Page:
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Review: Hexed – The Harlot & The Thief, vol. 1

Hexed: The Harlot & The Thief, vol. 1 is a very entertaining supernatural adventure series with strong female leads.

hexed coverRight off the bat, Hexed: The Harlot & The Thief starts on a great note: the young and resourceful Lucifer breaks into a museum and encounters three highly-trained and well-equipped thieves. Since they’re after the same painting as she is, a confrontation is inevitable. Lucifer cheekily remarks that the guys look like Space Ninjas and are pretty over-equipped for this kind of job, since the museum is only guarded by a security guy named Bob, who takes the stairs to lose some weight since his engagement and will take a while to reach their floor. Apparently, Lucifer is a thief who does her homework, and only brings what she deems necessary to do the job. Although one of the guys points a gun at her and threatens to kill her, Lucifer seems hardly impressed. She relaxes against a wall, carves some kind of symbol in the apple she was eating and conjures up an enormous snake-like creature to deal with the ninjas, while she deals out some punishment herself.

But it gets even better. Bob walks into the room, but before he can stop Lucifer, the poor guy gets a heart attack from all the stairs he’s been taking. To save Bob’s life, Lucifer temporarily puts him inside the painting she came to steal! She takes it to Val Brisendine’s art gallery, Val being the woman Lucifer was stealing it for in the first place. When Lucifer steps back into the painting to get Bob out, she accidentally unleashes a very bad guy that was being held captive inside it as well. This sets up a very entertaining story in which Lucifer not only has to try to stop the bad guy, but she also has her life threatened by the woman who put him in the painting, meanwhile dealing with the Harlot and traveling into The Shade to save a colleague’s soul. (The Shade is a kind of way station for souls. When you die, you pass through it on your way to whatever afterlife awaits you.)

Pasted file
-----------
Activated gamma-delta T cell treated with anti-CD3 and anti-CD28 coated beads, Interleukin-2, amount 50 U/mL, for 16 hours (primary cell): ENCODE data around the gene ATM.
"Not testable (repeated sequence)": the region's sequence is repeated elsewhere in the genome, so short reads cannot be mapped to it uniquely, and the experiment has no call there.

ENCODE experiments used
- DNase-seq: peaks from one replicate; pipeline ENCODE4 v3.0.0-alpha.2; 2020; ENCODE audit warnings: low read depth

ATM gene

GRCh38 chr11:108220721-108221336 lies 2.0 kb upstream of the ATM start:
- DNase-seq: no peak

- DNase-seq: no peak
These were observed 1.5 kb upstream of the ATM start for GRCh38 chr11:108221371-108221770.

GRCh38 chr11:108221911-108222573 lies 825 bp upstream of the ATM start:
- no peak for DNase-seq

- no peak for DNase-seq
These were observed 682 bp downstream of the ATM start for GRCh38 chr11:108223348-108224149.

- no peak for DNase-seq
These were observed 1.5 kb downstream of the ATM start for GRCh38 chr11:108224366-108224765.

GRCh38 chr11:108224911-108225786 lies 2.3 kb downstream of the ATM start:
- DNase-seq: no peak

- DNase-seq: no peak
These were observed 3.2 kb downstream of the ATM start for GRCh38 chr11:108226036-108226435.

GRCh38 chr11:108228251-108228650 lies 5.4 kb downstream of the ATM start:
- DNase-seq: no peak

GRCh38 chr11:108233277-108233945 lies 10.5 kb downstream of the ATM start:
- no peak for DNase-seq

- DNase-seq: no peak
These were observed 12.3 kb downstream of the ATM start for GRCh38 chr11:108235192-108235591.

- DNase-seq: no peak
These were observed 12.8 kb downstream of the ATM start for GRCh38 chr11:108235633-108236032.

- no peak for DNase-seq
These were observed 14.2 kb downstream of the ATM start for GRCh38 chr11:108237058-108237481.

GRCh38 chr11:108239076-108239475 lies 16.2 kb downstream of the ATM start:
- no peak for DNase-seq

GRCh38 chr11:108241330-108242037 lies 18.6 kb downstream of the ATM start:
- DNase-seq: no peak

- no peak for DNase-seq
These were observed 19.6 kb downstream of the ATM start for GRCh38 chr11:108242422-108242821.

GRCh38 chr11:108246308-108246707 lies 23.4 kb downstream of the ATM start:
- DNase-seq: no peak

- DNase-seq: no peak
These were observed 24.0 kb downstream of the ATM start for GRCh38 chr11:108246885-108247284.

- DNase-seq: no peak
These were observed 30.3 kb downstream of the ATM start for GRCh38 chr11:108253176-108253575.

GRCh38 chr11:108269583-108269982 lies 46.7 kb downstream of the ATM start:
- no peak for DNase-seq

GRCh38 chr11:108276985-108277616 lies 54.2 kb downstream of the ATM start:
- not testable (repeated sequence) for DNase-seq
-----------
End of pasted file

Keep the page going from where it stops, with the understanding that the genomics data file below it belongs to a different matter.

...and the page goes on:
hexed magicFrom the moment Lucifer put Bob into the painting, my curiosity about this character and her world kept growing and growing. I like stories with a magic-realistic touch. And the action in Hexed… contains quite a few elements that are not of this world, but are highly entertaining to read.

Lucifer and the other characters were introduced in the mini-series collected in the trade paperback Hexed, published a couple of years ago by Boom! Studios. Lucifer, full name Luci Jennifer Inacio Des Neves, is a creation by Michael Alan Nelson, who also wrote this volume of Hexed: The Harlot & The Thief. Lucifer is a supernatural thief-for-hire, stealing wondrous objects from the dark denizens of the netherworld for her mentor Val Brisendine. She’s also the heir of the Harlot, the powerful magic witch that looks like Helena Bonham Carter on a bad day. If a live-action adaptation will ever by made out of this comic-series, Bonham Carter would be the only choice to play the Harlot.

The Harlot and Lucifer
The Harlot and Lucifer

I liked Lucifer’s cheeky and smart voice-over dialogue, which reminded me of typical inner voices by detectives and the smart-mouthed characters from Buffy the Vampire Slayer. Also, it’s a woman’s world: Nelson presents interesting female leads. Lastly, what I really liked about the art work by Dan Mora is the fact that every time the characters are inside a painting, everything we see is rendered through the art-style of that particular painting.

The only problem I had while reading this story is paradoxically also the magical element of this tale: magic seems to solve everything and Lucifer seems to be quite invulnerable; even being dead for a while doesn’t really bother her. So I never had the feeling the danger she was in was insurmountable.

But maybe that will change in the following installments of the series. Hexed: The Harlot & The Thief is only volume one, containing the first four comics. Volume 2 is out this month, and volume 3 is slated for August.

This review was written for and published on the wonderful blog of the American Book Center.